Once upon a time there lived a princess. She was the most beautiful in all the land, and her kingdom was ruled by her mother and father, King and Queen who loved her dearly. But the princess was lonely, and she wished to find her prince. A man who would cherish her as her father adored her mother. A man who would take her hands and stand beside her with respect and strength.
He didn’t have to be a prince from one of the neighboring kingdoms. In fact, none of them suited her and she grew despondent. It seemed her search for the right prince would never end. In desperation, her parents declared a ball would be held and every eligible man in the kingdom would attend.
Princess Faiza agreed, hoping she would finally discover a man who understood her.
The Lord Mistletoe hurried home to tell his wife and sons the good news. The ball would take place in a week. They would have to hurry to put his boys in a good light. He called the tailor to have new clothing made for them, and the barber to make sure their unruly ugly brown hair would be presentable. One had a great long nose, the other no chin, but it could not be helped. Fine clothing and elegant footwear would hide many faults.
In the kitchen Fella turned the spit and brushed the ashes from his eyes. He knew he should be at the ball as well. His stepfather only had eyes for his sons, and they made sure he was always hidden from his sight. His mother told him they were lucky she had caught the Lord’s eye and he would do as he was told.
Not that he had a choice. No matter how he tried to better himself, his stepbrothers found out. Kicking and punching him until he could barely move, they told him to empty chamber pots and to go back to the kitchen. They forced him into the tasks a drudge should do with less thanks and care than they gave their own valet. He knew he had to get to the ball. It was his only chance to get away from the life he’d been beaten into living.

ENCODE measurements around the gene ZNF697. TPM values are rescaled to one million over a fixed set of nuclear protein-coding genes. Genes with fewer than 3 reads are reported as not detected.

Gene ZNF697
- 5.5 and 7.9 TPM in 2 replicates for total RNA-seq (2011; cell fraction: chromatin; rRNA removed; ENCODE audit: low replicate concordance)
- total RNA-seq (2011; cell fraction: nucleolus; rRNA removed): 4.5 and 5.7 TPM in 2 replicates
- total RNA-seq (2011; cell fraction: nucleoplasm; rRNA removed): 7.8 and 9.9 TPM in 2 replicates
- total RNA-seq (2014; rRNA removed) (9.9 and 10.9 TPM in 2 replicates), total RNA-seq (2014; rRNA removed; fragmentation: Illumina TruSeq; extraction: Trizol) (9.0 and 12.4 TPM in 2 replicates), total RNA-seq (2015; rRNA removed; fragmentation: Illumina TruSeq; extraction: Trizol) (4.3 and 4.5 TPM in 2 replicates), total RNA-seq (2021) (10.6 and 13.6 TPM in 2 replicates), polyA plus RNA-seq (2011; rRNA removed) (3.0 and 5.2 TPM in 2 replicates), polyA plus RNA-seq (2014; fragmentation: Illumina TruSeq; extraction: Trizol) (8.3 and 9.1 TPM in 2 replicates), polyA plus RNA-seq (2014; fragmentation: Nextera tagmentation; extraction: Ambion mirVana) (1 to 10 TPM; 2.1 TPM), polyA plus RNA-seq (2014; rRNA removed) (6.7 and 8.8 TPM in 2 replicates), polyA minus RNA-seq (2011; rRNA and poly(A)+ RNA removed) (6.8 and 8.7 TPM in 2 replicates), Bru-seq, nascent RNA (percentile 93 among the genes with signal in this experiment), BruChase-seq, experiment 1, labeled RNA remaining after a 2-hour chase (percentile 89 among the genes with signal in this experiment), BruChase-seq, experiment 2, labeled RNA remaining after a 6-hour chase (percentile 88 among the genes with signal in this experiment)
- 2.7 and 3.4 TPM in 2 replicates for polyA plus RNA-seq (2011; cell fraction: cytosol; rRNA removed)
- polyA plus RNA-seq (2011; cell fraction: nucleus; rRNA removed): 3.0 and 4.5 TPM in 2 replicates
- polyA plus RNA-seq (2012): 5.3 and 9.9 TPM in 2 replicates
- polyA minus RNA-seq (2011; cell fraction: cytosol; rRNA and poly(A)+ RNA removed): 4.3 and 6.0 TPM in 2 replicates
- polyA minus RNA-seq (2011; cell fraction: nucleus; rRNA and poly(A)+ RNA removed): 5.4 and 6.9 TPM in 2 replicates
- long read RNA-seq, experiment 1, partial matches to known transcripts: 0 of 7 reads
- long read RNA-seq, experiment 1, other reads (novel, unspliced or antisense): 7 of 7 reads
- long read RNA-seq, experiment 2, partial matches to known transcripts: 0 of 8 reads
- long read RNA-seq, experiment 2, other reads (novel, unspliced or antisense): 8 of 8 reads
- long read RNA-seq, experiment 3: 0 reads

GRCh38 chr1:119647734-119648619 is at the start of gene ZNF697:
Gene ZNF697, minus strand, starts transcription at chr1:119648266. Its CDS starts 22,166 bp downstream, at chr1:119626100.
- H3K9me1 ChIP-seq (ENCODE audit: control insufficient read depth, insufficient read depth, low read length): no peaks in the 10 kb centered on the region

He took his older brother’s cast off clothes and re-worked them into something he would be proud to wear. The colors suited his eyes and hair, the boots fit his elegant foot like a second skin. His shoulders were snug in the jacket and his shirt pure white linen. He even found a cravat to tie into a knot under his chin. Standing in his tiny room under the roof, the cat threaded her way between his feet purring in approval.
The tiny mirror reflected his blonde hair, which he pulled back into a thick braid held with a black ribbon. His eyes were as blue as the lake he wished he could visit again. He was always left at home with instructions to clean the chimneys and clear the fireplaces when his brothers and his parents went away in the summer heat.
He had a strong square chin and his teeth where white and straight when he allowed himself to smile. His mouth firm with a generous lower lip which he tended to pull when he was thinking. His nose was a shade too long, but it suited his widely spaced eyes. All in all, an honest face. A kind face. The decree included him thus he went out into the hall to join his family.
His stepbrothers had other ideas, and he felt the boot in his back as he stumbled falling forward toward the stairs, his head ringing like a bell when it it the newel post. Through buzzing ears, he heard their words.